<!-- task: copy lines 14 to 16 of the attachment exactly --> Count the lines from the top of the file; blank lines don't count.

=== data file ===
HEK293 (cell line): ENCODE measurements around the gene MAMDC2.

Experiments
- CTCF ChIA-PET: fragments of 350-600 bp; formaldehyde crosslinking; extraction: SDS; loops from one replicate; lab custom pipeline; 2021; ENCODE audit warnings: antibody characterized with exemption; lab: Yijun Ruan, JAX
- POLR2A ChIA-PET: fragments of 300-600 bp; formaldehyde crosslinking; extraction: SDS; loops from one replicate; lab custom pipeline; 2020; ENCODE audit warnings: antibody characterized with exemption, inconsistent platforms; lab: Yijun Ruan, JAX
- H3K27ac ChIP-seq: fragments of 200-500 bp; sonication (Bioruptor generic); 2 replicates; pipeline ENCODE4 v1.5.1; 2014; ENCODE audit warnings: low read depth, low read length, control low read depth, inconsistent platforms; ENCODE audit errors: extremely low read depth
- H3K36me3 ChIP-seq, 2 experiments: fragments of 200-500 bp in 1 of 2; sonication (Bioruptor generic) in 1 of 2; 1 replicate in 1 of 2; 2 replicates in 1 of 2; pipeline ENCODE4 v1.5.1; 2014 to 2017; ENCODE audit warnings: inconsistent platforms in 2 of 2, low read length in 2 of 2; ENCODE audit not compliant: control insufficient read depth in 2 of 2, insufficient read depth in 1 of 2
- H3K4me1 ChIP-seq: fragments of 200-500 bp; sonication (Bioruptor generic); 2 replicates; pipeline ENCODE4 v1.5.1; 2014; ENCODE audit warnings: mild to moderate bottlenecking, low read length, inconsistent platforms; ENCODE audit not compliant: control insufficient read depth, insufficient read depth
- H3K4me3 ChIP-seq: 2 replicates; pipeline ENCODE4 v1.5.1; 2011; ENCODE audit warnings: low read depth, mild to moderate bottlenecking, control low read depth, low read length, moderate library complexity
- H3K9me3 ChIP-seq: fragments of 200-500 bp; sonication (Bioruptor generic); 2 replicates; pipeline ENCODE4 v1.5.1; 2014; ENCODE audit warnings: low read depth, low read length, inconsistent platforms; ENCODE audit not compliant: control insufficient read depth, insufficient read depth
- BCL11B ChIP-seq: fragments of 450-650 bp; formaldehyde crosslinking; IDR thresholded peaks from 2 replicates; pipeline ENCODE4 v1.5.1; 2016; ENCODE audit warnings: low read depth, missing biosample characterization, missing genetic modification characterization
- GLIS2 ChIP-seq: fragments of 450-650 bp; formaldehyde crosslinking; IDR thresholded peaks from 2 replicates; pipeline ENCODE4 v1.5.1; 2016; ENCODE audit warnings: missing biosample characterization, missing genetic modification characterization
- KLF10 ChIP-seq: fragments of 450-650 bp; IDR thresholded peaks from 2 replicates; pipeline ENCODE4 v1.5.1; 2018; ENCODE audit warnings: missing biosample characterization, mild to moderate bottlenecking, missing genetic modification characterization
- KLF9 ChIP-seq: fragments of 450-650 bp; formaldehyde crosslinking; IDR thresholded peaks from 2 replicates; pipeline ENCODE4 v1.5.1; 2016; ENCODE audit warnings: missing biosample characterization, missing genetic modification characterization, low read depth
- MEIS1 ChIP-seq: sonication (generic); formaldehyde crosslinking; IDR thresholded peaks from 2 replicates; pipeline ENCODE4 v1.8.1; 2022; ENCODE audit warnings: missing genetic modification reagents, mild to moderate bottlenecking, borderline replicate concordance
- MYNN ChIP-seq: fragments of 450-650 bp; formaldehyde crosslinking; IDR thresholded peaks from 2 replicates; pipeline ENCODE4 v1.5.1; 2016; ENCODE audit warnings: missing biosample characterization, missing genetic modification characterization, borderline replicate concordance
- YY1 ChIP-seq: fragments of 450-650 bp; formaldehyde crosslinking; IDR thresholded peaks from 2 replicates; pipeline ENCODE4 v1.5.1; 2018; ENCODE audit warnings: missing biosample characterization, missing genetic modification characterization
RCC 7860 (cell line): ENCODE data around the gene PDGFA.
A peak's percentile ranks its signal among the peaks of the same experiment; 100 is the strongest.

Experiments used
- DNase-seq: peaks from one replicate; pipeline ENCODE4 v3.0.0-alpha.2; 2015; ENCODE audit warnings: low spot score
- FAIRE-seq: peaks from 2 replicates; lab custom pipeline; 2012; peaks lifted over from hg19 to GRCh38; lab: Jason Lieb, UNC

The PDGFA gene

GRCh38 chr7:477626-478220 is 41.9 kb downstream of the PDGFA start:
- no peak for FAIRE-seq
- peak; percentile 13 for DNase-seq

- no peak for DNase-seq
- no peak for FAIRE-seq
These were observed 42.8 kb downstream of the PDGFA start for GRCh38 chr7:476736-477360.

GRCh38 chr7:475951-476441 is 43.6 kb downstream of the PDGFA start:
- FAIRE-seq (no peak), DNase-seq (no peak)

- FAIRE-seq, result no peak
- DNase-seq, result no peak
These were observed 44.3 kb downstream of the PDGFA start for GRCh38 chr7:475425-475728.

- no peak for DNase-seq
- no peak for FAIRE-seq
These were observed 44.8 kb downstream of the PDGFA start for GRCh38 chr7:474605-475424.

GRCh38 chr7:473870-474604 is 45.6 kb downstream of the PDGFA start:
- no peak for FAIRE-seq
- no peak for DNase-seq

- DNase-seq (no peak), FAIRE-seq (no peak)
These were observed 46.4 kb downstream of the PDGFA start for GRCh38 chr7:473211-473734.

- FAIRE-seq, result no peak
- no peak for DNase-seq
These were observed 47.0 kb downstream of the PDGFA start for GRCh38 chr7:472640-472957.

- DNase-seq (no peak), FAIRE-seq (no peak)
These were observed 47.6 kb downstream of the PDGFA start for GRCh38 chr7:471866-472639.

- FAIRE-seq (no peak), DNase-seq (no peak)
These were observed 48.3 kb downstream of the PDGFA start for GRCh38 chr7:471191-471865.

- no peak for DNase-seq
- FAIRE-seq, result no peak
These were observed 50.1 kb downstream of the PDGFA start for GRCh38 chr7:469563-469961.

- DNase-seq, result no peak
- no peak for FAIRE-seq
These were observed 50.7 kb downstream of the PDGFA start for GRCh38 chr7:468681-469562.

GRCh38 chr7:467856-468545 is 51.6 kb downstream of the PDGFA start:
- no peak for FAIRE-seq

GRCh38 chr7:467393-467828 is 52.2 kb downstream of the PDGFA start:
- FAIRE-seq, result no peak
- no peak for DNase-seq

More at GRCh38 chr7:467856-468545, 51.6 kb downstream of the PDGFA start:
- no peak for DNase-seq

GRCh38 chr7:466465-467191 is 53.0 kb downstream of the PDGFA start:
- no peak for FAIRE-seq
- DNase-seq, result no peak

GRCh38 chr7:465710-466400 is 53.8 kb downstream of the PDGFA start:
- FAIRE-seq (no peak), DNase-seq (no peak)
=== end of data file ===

- MEIS1 ChIP-seq: sonication (generic); formaldehyde crosslinking; IDR thresholded peaks from 2 replicates; pipeline ENCODE4 v1.8.1; 2022; ENCODE audit warnings: missing genetic modification reagents, mild to moderate bottlenecking, borderline replicate concordance
- MYNN ChIP-seq: fragments of 450-650 bp; formaldehyde crosslinking; IDR thresholded peaks from 2 replicates; pipeline ENCODE4 v1.5.1; 2016; ENCODE audit warnings: missing biosample characterization, missing genetic modification characterization, borderline replicate concordance
- YY1 ChIP-seq: fragments of 450-650 bp; formaldehyde crosslinking; IDR thresholded peaks from 2 replicates; pipeline ENCODE4 v1.5.1; 2018; ENCODE audit warnings: missing biosample characterization, missing genetic modification characterization